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    8 Elements of Complete Vulnerability Management

    Today’s threat landscape offers attackers a much larger selection of attack points in the form of open firewall ports for business traffic, Web or other servers behind the firewall, along with all applications running internally on the network, including PCs and servers. This gives the bad guys a wealth of attack methods to find vulnerabilities in your network. Attackers even have applications that take all the difficulty out of hacking into your network. These programs can be used to run high-speed automated attacks that were unthinkable a few years ago.

    External threats are now the minority attack method. Attacks targeting internal systems are more lucrative financially and more effective than external attacks. Spam, phishing, social engineering, malware, Trojans, portable media devices, and other methods are commonly used to compromise systems while completely subverting traditional security solutions such as firewalls, intrusion detection systems, and even previous external vulnerability scans.

    Bottom line: It is easy to be a hacker, and hard to stay ahead of them. One silver lining is that many of these attack methods rely on the system being vulnerable in some way. A lot of attacks are looking for weaknesses or misconfigurations in browser and Web applications. Malicious websites, whether used in conjunction with spam, phishing, search engine manipulation or any of several other attack types, often require a vulnerable system in order for the hackers to be successful. Identifying and remediating these vulnerabilities becomes one of the methods we can use to stay ahead of criminals.

    Here, Perimeter Chief Architect Kevin Prince offers up eight steps you should take to protect your organization.

    You can check out other slideshows from Perimeter: Data Breach Trends of 2009, Tracking Data Breaches by Incident, and Top Security Threats for 2010.

    8 Elements of Complete Vulnerability Management - slide 1

    Click through for 8 essential elements to help reduce your vulnerability to hackers.

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    A vulnerability scan is the process used to identify exploitable operating systems, services and applications. This is primarily done by taking a database of scripts that can detect known vulnerabilities and running those scripts against systems. The result is a report that enumerates which systems are vulnerable, in what way they are vulnerable, and the criticality of the vulnerability. These scan reports are known as a vulnerability assessment report. Scans run against Internet-accessible devices are known as External Vulnerability Assessments (VAs), while scans run against systems on the inside of the network are known as Internal Vulnerability Assessments.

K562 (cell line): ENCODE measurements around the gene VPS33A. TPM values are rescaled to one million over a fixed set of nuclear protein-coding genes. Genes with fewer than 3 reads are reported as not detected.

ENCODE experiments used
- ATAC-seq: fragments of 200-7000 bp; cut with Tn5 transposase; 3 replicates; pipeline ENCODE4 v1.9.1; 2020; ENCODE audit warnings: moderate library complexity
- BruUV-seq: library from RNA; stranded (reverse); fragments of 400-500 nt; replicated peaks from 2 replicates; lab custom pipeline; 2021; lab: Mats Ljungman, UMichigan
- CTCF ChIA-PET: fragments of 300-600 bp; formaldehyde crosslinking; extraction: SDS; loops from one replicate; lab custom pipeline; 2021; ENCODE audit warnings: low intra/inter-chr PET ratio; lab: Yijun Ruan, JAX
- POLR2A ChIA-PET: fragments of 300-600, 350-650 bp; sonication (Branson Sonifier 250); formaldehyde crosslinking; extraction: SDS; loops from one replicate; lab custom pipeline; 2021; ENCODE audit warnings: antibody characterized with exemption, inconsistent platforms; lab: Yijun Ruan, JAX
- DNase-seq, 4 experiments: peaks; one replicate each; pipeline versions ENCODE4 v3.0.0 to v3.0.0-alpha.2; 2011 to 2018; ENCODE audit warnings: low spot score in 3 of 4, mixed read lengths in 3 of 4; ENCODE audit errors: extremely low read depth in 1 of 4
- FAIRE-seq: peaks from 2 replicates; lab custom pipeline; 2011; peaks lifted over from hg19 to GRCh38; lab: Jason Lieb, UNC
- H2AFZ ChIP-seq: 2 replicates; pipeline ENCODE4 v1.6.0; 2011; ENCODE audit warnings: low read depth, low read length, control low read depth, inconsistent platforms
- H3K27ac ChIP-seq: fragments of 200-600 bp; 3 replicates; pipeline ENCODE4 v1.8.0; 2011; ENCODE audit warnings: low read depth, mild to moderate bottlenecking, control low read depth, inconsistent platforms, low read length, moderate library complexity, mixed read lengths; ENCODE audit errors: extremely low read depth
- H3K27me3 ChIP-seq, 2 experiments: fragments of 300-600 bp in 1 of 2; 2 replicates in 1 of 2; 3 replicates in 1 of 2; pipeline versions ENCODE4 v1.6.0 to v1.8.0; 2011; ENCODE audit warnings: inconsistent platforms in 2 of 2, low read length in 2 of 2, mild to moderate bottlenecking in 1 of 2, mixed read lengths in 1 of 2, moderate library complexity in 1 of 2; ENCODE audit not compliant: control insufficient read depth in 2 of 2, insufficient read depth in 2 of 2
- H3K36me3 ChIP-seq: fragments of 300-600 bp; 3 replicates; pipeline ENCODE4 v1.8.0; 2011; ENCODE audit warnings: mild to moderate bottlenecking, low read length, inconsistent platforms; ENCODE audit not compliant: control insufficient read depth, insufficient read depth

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    External VAs have always been considered the most critical because Internet-accessible devices such as firewalls, Web servers, e-mail servers, and so forth are most exposed to attackers. These systems also typically expose the ports and services where most vulnerabilities have been discovered, namely port 25, which e-mail runs on, and port 80, where Web sites are hosulted.

    According to a University of Maryland study, systems accessible to the Internet are scanned by hackers for vulnerabilities on average every 38 seconds. Many of these scans could result in the compromise of vulnerable systems. Vulnerability scanning from hackers happens so frequently, and from so many different sources (often other compromised systems), that it is impossible to react to these attacks. Most IT administrators view this type of malicious traffic as background noise.

    As companies attempt to offer their customers more services and establish partner and trade relationships, all in an effort to stay competitive, they have been forced to open more ports on their firewalls and expose access to more systems to the outside world. As a result, more chinks in the armor can be exploited.

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    Hackers have also developed methods of compromising the vulnerabilities that exist on systems that reside on the internal network. These attacks are usually a combination of a type of social engineering and malware. For example, a website hosted by a hacker has malicious software loaded on it. The hacker lures a user out to their site through any number of methods including pharming, phishing, search engine manipulation, redirection techniques and more. A vulnerable system that simply accesses that website can be compromised by Trojan horse-type software without the user ever knowing. This attack can also be done with popular websites that have been infected with malware, such as MSNBC.com, ZDNet.com, history.com or Walmart.com.

    Internal threats don’t just come from malicious or compromised sites either. Worms spreading via mobile device, e-mail viruses, infected USB drives, and many other threats rely on systems being vulnerable for attack.